Texas correctional officers guard one of the largest state inmate populations in the country but are plagued by a shortage of people willing to do the job.The article offered up this description of the consequences of understaffing at rural, adult prison units:
It’s a thankless but critical function. The pay is low, the hours are long, the conditions are grueling and the danger is constant.
“If they say that Texas schoolteachers are underpaid, correctional officers don’t stand a chance,” said Keith Price, retired warden of the William P. Clements Unit in Amarillo. “Prisons and prisoners are out of sight and out of mind. Correctional officers get that same kind of treatment.”
The state’s prison system is offering a $3,000 signing bonus for new guards in hopes of filling the latest in a series of shortages. The prisons department this year had 2,800 vacancies in an authorized complement of 25,778 full- and part-time guards.
Those openings are driven by a turnover rate last fiscal year of nearly one in five guards, according to state records. More Texas Department of Criminal Justice employees voluntarily left the agency last year than workers in any other state department, state reports show.
Most guards spend 12-hour shifts in poorly heated or cooled prisons, [retired warden Keith Price] said.Musa accurately speculated that the Texas Legislature is unlikely to offer significant pay hikes to prison guards next year, so as the economy continues to rebound this situation will only worsen. Indeed, given that the Legislature failed to fully fund prison healthcare this biennium, any extra funds will almost certainly go toward that line item before COs see another dime. Even if legislative leadership remains in denial on this question, practical reality has already begun to intervene: The state has already had to mothball beds at the Connally unit, and they're not the only facility that's dangerously short-staffed.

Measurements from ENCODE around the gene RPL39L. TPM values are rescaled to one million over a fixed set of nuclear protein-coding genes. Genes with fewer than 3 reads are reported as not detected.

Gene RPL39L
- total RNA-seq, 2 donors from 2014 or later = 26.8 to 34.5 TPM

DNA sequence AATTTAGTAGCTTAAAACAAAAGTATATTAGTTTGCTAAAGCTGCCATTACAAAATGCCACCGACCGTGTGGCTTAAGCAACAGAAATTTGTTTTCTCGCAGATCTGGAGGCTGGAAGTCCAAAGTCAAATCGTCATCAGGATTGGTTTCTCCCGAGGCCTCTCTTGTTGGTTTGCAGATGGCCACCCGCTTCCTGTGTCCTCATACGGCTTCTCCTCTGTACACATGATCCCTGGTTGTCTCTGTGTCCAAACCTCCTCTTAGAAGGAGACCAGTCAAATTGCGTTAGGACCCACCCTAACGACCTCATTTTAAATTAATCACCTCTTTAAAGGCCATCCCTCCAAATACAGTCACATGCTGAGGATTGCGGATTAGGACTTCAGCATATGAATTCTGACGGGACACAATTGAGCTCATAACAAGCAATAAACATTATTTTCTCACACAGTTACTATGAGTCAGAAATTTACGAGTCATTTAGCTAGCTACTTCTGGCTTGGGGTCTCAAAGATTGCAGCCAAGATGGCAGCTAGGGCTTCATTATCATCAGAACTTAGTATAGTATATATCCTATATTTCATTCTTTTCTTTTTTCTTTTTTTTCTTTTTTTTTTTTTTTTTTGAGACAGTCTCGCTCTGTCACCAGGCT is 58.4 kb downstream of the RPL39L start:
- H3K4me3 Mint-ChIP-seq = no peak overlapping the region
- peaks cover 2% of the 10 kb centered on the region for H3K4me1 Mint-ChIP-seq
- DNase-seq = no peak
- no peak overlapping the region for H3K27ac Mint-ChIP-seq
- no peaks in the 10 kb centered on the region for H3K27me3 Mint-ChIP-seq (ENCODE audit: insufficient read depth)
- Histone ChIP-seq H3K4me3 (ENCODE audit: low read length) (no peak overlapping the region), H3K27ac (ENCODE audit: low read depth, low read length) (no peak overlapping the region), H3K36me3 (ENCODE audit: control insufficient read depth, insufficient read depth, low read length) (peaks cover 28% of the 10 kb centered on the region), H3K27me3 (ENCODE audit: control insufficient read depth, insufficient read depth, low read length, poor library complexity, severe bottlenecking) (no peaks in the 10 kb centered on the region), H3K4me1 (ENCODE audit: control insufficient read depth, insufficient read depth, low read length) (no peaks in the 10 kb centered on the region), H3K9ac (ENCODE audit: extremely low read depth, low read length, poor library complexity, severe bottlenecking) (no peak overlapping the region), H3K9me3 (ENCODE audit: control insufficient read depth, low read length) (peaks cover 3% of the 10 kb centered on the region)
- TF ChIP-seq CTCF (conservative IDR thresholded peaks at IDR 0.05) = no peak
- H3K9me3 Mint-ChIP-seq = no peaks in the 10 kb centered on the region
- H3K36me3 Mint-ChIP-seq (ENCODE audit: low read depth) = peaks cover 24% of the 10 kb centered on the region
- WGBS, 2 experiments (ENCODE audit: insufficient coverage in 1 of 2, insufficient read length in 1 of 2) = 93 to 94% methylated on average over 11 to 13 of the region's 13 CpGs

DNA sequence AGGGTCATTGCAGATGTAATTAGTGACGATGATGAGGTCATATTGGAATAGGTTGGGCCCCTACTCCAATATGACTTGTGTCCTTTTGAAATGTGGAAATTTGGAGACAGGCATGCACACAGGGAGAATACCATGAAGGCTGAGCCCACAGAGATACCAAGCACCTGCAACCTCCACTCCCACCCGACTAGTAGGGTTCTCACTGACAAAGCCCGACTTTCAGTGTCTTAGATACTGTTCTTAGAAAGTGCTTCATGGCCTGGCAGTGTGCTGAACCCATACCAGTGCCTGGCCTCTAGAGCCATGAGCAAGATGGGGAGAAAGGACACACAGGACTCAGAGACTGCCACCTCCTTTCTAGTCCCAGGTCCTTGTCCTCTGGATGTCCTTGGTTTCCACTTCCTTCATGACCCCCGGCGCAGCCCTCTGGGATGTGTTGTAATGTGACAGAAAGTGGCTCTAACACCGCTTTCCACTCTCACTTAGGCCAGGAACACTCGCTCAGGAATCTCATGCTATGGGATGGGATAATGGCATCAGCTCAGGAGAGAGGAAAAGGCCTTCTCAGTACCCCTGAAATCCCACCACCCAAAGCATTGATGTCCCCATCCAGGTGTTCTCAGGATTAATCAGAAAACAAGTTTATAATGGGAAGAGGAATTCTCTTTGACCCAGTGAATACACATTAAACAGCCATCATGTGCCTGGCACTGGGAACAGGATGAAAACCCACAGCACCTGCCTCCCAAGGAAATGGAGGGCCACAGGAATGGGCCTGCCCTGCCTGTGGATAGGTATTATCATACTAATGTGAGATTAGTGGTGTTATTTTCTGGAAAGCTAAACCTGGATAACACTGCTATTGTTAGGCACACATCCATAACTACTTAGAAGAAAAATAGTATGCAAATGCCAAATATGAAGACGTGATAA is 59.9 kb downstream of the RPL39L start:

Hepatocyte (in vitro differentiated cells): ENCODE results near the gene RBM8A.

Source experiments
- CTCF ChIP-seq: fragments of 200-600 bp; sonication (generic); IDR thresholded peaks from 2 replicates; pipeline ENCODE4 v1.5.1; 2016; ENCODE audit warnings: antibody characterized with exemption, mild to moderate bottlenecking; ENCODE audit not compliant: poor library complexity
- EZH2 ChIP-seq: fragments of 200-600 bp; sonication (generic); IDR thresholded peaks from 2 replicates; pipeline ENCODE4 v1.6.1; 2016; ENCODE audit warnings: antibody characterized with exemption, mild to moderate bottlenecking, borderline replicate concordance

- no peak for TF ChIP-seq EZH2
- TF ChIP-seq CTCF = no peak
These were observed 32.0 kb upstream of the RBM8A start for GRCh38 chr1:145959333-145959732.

Meanwhile, overtime costs soar. The state paid about $7.5 million for 285,000 overtime hours in fiscal year 2011, records show.
“Staffing plans have been so reduced that there’s just no fat left on the bone,” [AFSCME rep Marty] Turner said. “You have one person doing two people’s jobs.”
Guards might not get vacation, and prisoners might not get their recreational hour, he said.
And guards might not complete or thoroughly search cells as part of routine checks, Turner said.
In the end, the only real solution besides increasing state spending on corrections is to change laws and policies to reduce the number of people incarcerated and close multiple units. We've already reached the point where cuts on paper during budget writing season are almost immediately trumped by the practical need to feed, house, guard, and provide healthcare for prisoners, while education and treatment programming have been slashed to the bone. TDCJ can't possibly cut its budget any further - or even operate under the budget constraints imposed last session - and still house the same number of people in the same number of units it does today.